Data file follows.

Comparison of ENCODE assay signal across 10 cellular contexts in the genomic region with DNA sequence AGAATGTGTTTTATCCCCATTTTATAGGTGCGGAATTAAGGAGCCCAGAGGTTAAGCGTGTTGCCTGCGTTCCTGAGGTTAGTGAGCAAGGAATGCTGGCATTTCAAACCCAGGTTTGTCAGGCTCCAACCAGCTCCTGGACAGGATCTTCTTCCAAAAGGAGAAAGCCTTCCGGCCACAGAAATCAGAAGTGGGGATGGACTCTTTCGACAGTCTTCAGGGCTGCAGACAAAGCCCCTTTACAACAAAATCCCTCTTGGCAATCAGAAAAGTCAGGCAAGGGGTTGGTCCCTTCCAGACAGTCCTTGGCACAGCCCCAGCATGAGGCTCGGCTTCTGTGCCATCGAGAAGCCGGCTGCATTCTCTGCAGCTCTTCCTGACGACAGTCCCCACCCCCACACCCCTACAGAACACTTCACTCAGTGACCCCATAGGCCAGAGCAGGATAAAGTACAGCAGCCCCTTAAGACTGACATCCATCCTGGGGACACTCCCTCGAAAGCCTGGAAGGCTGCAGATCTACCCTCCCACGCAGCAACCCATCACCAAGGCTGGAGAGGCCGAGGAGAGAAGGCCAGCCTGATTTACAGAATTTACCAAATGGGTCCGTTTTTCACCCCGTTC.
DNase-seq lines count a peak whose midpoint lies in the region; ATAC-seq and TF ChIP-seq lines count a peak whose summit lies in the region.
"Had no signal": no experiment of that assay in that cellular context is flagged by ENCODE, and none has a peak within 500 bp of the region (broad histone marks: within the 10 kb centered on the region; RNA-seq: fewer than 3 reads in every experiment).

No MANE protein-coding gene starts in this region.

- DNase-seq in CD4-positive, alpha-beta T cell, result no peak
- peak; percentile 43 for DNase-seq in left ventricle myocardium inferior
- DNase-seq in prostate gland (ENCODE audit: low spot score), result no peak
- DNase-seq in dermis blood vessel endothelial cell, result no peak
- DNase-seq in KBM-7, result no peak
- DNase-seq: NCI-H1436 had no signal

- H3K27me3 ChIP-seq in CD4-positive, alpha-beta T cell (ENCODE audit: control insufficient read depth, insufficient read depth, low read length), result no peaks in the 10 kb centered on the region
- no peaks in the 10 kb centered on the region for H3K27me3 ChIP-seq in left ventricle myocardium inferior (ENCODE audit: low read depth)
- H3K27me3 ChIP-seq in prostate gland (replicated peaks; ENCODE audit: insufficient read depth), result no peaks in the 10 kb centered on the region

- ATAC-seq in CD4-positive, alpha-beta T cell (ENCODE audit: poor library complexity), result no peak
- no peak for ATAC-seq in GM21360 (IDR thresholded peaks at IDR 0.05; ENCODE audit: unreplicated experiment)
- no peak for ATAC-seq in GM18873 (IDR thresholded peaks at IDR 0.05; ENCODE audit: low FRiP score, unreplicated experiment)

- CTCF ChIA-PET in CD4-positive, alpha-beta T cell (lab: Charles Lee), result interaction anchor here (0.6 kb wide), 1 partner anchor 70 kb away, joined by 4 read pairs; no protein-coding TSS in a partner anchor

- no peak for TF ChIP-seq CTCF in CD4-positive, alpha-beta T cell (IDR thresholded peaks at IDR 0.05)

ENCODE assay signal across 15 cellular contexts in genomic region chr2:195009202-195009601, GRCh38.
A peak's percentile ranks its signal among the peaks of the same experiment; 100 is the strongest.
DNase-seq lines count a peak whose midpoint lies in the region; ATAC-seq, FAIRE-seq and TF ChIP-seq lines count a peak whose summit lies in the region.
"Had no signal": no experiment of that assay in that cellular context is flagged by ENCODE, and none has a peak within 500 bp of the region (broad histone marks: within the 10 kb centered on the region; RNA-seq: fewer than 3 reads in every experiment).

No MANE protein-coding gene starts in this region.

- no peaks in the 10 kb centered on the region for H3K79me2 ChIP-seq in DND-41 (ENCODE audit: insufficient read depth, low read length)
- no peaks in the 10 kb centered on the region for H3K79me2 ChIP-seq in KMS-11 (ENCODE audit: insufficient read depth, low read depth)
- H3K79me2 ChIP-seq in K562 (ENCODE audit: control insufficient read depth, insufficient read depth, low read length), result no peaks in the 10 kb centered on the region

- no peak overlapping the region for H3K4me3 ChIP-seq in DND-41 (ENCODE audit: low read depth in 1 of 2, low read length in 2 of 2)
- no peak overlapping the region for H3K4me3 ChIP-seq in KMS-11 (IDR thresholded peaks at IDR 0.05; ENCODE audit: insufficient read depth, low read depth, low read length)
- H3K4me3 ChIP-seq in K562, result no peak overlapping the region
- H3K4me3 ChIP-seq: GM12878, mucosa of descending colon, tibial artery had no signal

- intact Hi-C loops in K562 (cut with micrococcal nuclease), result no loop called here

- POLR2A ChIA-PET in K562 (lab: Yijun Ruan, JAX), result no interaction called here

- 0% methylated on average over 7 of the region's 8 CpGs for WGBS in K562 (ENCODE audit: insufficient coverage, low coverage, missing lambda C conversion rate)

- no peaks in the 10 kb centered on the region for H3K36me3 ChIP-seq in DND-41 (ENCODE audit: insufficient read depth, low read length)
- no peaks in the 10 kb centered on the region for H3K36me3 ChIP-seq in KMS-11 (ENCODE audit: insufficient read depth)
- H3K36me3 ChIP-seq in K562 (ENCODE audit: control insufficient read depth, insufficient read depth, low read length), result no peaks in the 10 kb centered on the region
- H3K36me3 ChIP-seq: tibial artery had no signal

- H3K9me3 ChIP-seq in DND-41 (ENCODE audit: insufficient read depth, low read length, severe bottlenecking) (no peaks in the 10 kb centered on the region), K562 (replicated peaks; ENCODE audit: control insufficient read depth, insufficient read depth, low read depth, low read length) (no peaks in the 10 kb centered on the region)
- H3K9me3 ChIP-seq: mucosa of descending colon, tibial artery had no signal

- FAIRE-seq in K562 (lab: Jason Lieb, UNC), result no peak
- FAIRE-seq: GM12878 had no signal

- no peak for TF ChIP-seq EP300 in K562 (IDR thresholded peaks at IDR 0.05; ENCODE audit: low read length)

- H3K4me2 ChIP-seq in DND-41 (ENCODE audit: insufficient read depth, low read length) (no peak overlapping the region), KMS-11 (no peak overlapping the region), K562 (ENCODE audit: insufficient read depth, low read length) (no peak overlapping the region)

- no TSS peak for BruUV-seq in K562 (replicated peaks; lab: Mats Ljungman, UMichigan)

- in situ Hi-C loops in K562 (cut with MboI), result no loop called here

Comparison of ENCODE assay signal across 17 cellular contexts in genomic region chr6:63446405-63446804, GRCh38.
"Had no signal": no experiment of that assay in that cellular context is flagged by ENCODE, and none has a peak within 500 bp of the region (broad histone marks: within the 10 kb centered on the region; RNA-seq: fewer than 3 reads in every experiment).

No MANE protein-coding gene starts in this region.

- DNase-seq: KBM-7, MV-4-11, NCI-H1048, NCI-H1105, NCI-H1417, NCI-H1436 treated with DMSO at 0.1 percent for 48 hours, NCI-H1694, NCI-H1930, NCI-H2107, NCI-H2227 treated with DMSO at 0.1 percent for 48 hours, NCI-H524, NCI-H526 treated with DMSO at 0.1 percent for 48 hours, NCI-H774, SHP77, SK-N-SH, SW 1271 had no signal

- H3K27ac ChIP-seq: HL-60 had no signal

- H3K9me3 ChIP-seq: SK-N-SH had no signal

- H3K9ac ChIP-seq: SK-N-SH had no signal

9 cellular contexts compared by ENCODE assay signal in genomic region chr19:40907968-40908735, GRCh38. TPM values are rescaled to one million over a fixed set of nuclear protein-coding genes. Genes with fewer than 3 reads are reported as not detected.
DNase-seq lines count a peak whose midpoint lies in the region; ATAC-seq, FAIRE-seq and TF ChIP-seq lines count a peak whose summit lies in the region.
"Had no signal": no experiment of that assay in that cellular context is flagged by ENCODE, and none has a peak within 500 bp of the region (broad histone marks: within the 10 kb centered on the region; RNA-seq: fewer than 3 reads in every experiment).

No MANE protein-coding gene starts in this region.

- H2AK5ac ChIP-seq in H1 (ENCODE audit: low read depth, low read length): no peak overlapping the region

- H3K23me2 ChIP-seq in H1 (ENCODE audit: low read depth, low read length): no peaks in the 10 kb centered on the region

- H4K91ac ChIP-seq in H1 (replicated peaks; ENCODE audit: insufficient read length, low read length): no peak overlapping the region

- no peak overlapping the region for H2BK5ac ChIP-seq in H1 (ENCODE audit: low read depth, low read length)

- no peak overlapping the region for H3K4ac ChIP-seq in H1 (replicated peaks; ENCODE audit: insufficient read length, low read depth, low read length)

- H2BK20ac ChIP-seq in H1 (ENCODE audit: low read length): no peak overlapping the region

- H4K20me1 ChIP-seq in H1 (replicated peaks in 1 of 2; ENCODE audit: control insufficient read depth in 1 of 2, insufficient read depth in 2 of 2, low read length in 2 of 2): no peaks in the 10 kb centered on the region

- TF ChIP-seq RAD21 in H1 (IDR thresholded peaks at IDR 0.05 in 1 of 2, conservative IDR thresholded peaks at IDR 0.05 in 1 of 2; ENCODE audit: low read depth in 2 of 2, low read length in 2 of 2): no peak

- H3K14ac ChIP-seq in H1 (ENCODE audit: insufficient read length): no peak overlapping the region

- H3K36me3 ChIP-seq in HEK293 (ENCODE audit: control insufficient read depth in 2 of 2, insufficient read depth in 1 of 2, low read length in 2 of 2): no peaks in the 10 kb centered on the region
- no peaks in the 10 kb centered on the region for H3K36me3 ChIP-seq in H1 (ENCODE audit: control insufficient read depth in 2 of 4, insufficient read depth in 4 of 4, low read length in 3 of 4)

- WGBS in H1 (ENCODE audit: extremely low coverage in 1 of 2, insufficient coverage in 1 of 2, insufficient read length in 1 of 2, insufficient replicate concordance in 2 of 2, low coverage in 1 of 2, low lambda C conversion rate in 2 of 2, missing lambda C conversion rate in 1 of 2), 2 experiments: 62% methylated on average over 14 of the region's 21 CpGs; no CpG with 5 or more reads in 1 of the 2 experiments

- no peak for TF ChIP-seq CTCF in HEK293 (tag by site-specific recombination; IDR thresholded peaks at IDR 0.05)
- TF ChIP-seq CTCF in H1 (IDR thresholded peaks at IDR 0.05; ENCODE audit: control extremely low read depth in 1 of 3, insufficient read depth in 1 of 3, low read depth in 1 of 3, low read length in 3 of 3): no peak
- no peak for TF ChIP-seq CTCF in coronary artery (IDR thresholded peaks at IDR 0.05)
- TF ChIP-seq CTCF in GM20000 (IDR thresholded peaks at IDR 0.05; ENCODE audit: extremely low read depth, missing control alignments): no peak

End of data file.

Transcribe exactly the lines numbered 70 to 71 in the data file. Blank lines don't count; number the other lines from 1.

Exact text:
- TF ChIP-seq CTCF in H1 (IDR thresholded peaks at IDR 0.05; ENCODE audit: control extremely low read depth in 1 of 3, insufficient read depth in 1 of 3, low read depth in 1 of 3, low read length in 3 of 3): no peak
- no peak for TF ChIP-seq CTCF in coronary artery (IDR thresholded peaks at IDR 0.05)